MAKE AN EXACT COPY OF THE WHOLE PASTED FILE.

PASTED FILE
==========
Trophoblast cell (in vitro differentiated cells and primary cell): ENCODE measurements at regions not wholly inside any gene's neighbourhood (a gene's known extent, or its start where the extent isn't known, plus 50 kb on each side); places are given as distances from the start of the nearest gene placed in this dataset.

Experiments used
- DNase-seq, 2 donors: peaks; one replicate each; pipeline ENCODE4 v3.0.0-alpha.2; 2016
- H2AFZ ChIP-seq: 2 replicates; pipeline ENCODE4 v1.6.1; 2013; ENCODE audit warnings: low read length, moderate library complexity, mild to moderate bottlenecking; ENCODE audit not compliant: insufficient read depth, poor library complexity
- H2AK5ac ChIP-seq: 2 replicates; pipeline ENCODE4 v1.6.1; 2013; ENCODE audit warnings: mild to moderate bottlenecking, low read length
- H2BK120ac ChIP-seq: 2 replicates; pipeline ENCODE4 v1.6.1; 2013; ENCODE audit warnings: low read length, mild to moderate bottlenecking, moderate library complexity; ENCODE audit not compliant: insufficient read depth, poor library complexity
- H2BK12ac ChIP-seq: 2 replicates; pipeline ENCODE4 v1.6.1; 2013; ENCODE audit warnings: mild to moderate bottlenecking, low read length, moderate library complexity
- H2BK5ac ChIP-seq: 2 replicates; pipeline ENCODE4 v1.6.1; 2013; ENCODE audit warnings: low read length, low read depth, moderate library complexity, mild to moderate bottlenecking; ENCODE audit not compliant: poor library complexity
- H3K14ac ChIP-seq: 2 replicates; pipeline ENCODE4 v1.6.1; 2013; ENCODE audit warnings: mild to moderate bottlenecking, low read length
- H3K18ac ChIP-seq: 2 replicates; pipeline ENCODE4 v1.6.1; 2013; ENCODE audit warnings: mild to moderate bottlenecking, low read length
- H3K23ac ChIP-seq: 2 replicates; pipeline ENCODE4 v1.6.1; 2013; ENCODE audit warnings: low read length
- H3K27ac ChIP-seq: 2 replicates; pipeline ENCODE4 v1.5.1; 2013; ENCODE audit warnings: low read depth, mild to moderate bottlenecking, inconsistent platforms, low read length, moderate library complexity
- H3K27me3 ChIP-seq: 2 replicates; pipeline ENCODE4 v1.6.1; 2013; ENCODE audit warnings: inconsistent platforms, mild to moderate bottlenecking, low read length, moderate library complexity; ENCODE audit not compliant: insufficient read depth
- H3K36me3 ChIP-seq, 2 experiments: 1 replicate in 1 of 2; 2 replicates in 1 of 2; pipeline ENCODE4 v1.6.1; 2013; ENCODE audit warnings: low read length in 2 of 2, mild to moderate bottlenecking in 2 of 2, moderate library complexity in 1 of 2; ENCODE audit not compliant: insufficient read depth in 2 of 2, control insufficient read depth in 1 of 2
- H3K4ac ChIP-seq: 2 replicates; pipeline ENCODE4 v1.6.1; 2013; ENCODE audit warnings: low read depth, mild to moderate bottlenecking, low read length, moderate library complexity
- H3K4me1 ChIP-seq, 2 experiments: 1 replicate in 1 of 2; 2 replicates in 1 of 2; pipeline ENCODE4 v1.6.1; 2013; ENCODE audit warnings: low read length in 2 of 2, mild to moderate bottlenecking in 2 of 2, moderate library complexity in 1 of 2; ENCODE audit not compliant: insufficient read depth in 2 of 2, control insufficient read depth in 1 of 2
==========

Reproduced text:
Trophoblast cell (in vitro differentiated cells and primary cell): ENCODE measurements at regions not wholly inside any gene's neighbourhood (a gene's known extent, or its start where the extent isn't known, plus 50 kb on each side); places are given as distances from the start of the nearest gene placed in this dataset.

Experiments used
- DNase-seq, 2 donors: peaks; one replicate each; pipeline ENCODE4 v3.0.0-alpha.2; 2016
- H2AFZ ChIP-seq: 2 replicates; pipeline ENCODE4 v1.6.1; 2013; ENCODE audit warnings: low read length, moderate library complexity, mild to moderate bottlenecking; ENCODE audit not compliant: insufficient read depth, poor library complexity
- H2AK5ac ChIP-seq: 2 replicates; pipeline ENCODE4 v1.6.1; 2013; ENCODE audit warnings: mild to moderate bottlenecking, low read length
- H2BK120ac ChIP-seq: 2 replicates; pipeline ENCODE4 v1.6.1; 2013; ENCODE audit warnings: low read length, mild to moderate bottlenecking, moderate library complexity; ENCODE audit not compliant: insufficient read depth, poor library complexity
- H2BK12ac ChIP-seq: 2 replicates; pipeline ENCODE4 v1.6.1; 2013; ENCODE audit warnings: mild to moderate bottlenecking, low read length, moderate library complexity
- H2BK5ac ChIP-seq: 2 replicates; pipeline ENCODE4 v1.6.1; 2013; ENCODE audit warnings: low read length, low read depth, moderate library complexity, mild to moderate bottlenecking; ENCODE audit not compliant: poor library complexity
- H3K14ac ChIP-seq: 2 replicates; pipeline ENCODE4 v1.6.1; 2013; ENCODE audit warnings: mild to moderate bottlenecking, low read length
- H3K18ac ChIP-seq: 2 replicates; pipeline ENCODE4 v1.6.1; 2013; ENCODE audit warnings: mild to moderate bottlenecking, low read length
- H3K23ac ChIP-seq: 2 replicates; pipeline ENCODE4 v1.6.1; 2013; ENCODE audit warnings: low read length
- H3K27ac ChIP-seq: 2 replicates; pipeline ENCODE4 v1.5.1; 2013; ENCODE audit warnings: low read depth, mild to moderate bottlenecking, inconsistent platforms, low read length, moderate library complexity
- H3K27me3 ChIP-seq: 2 replicates; pipeline ENCODE4 v1.6.1; 2013; ENCODE audit warnings: inconsistent platforms, mild to moderate bottlenecking, low read length, moderate library complexity; ENCODE audit not compliant: insufficient read depth
- H3K36me3 ChIP-seq, 2 experiments: 1 replicate in 1 of 2; 2 replicates in 1 of 2; pipeline ENCODE4 v1.6.1; 2013; ENCODE audit warnings: low read length in 2 of 2, mild to moderate bottlenecking in 2 of 2, moderate library complexity in 1 of 2; ENCODE audit not compliant: insufficient read depth in 2 of 2, control insufficient read depth in 1 of 2
- H3K4ac ChIP-seq: 2 replicates; pipeline ENCODE4 v1.6.1; 2013; ENCODE audit warnings: low read depth, mild to moderate bottlenecking, low read length, moderate library complexity
- H3K4me1 ChIP-seq, 2 experiments: 1 replicate in 1 of 2; 2 replicates in 1 of 2; pipeline ENCODE4 v1.6.1; 2013; ENCODE audit warnings: low read length in 2 of 2, mild to moderate bottlenecking in 2 of 2, moderate library complexity in 1 of 2; ENCODE audit not compliant: insufficient read depth in 2 of 2, control insufficient read depth in 1 of 2